The scribes functioned as a high-class sort of temple legal scholars. Jesus condemns them for their pretentiousness and arrogance and for using their power, knowledge, and privilege for their own glory while trampling on the poor and widows. He critiques them for their arrogant dress, with their long robes ([TEXT NOT REPRODUCIBLE IN ASCII], the Greek word from which we get our word stoles. Perhaps this is a particular warning to us, preachers). He also condemns the scribes for their need to have the best seats of honor wherever they might go. It reminds us of the disciples who argue for the best seat with Jesus but are told that the last will be first.

The widow stands in direct contradiction to the scribes. Jesus continues to sit in the temple square and watch the people put their money into the treasure, where rich people put in large sums. The Greek verb "put in" is in the imperfect, denoting repeated acts ([TEXT NOT REPRODUCIBLE IN ASCII]). Those who had a lot put in a lot over and over again; this was their practice.

Then Jesus sees a poor widow put her "two pennies," her two lepta--the smallest coins in circulation at the time--into the treasury. He calls attention to this widow and to the reality of the enormous amount that she put in, worth more than all the others who put in so much. Though she has given a little, she has given much, because she has given out of her poverty, out of her lacking. In doing so she has given more than all those who gave out of their abundance.

This is truly miraculous, but it also gives one cause to think about this terrible system in which the greedy walk around with long stoles and, though the ones with much give, the ones with little are still required to give what little they have. What if Jesus is not honoring the woman for her generosity but lamenting the temple system that demands that she put in all her money? As C. S. Mann writes in the Anchor Bible Commentary on Mark, "we would ourselves be properly outraged (or ought to be) at any religious system which appropriated the property of the poor and the near destitute in order to perpetuate the system." (11)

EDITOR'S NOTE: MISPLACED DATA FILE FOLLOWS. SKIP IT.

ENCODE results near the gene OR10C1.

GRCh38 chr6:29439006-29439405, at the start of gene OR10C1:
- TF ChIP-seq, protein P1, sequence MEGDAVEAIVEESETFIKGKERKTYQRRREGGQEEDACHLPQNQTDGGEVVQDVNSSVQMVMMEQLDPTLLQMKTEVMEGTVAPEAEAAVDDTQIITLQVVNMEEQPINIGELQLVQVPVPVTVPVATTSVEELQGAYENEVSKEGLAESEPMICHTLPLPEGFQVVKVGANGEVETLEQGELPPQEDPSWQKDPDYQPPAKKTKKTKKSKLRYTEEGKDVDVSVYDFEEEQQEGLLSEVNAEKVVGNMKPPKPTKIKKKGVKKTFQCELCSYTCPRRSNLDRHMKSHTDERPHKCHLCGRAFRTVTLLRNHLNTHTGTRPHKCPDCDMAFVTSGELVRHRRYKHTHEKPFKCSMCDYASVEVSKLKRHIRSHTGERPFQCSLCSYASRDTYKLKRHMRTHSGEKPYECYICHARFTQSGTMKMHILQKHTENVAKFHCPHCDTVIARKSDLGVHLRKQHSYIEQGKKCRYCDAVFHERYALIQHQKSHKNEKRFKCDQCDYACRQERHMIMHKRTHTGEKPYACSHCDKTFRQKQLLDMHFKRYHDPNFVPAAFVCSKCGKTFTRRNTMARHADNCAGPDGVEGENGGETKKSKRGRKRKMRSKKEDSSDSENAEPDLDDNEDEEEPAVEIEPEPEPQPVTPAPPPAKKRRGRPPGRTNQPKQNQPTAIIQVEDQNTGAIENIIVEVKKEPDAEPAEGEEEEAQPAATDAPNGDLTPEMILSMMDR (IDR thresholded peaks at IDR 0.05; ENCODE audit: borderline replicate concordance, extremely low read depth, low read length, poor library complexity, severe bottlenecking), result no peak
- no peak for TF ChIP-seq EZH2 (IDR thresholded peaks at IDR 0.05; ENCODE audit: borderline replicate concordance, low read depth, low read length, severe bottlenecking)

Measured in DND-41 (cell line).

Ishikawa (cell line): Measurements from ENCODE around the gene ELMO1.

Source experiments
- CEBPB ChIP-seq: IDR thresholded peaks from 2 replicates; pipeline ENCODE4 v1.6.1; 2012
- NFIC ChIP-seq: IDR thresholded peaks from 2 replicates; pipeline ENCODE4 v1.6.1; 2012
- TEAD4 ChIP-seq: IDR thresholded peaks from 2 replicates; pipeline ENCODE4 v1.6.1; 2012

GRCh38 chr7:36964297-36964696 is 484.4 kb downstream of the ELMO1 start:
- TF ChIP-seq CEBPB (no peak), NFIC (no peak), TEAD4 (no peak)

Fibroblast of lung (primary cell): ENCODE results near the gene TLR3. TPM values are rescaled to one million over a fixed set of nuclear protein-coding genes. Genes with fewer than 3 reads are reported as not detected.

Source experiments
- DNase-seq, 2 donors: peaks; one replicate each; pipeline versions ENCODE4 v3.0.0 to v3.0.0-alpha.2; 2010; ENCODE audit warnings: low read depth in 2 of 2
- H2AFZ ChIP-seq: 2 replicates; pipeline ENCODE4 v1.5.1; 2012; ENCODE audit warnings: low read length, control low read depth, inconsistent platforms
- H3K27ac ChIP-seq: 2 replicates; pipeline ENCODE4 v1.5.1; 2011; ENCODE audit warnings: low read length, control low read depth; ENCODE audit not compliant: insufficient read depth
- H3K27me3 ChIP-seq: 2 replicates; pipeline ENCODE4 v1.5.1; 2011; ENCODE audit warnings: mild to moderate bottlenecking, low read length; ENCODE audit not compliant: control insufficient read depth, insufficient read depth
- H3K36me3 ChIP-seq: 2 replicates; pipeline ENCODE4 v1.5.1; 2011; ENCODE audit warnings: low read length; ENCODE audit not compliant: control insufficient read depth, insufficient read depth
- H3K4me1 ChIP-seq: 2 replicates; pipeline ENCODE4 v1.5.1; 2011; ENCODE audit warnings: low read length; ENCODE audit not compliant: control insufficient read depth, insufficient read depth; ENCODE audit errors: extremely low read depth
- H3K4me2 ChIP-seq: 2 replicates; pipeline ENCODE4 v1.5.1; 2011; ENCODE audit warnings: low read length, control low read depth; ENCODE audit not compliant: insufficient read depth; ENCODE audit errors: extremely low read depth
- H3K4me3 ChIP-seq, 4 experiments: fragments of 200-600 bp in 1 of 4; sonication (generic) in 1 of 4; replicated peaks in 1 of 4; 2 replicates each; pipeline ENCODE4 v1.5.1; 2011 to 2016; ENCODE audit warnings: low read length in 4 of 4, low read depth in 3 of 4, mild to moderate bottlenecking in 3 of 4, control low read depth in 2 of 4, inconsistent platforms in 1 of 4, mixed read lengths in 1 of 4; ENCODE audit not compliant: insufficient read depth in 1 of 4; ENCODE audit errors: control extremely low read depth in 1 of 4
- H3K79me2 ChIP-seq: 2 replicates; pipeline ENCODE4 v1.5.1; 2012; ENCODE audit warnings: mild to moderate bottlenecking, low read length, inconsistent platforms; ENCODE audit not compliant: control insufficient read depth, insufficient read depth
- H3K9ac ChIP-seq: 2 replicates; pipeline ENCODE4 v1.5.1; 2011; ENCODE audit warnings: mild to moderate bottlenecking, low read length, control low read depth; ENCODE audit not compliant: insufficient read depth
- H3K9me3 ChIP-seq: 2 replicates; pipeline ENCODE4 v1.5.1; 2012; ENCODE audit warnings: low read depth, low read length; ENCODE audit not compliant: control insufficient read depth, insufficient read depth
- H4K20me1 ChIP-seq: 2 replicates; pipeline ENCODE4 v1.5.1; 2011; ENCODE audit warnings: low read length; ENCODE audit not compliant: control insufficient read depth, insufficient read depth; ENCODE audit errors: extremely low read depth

Despite the systems and lamentations, God invites us, with our generosity and our arrogance, into God's work in this world. It is not limited to the church, which is "made with human hands," but is bigger than the arrogance of the scribes and the hunger of the widow. Through Christ, we are part of the great work of God in the world where the poor are cared for, where sins are forgiven, where injustice is named. It is God who acts. It is God who makes the rain to fall and who cares for the widow.

These texts protect us from the danger of stewardship drives (or any other times) when we begin to limit God's work in this world to our own institutions made by human hands. We must be careful not to equate God's mission in the world with the mission of our churches. While these do align most of the time, the church is much bigger than our next year's budget. These texts call us into a community of faith and a movement of salvation that is much bigger than each of us. As Vaclav Havel said, "by perceiving ourselves as part of the river, we take responsibility for the river as a whole." (12) SKO

11. C. S. Mann, Mark, Anchor Bible Commentary (Garden City, NY: Doubleday, 1986), 494.

12. Vaclav Havel, Letters to Olga (New York: Henry Holt, 1982), 301.
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Article Details
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Title Annotation:Preaching Helps
Author:Olson, Sara K.
Publication:Currents in Theology and Mission
Geographic Code:1USA
Date:Aug 1, 2006
Words:1215
Previous Article:All Saints Sunday November 5, 2006.
Next Article:Twenty-fourth Sunday after Pentecost (proper 28) November 19, 2006.